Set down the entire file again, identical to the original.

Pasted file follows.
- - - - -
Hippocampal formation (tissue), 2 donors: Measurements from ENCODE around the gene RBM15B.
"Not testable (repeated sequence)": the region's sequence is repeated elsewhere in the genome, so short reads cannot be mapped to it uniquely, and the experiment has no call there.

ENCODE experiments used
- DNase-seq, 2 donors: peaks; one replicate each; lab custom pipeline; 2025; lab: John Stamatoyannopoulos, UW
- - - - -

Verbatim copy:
Hippocampal formation (tissue), 2 donors: Measurements from ENCODE around the gene RBM15B.
"Not testable (repeated sequence)": the region's sequence is repeated elsewhere in the genome, so short reads cannot be mapped to it uniquely, and the experiment has no call there.

ENCODE experiments used
- DNase-seq, 2 donors: peaks; one replicate each; lab custom pipeline; 2025; lab: John Stamatoyannopoulos, UW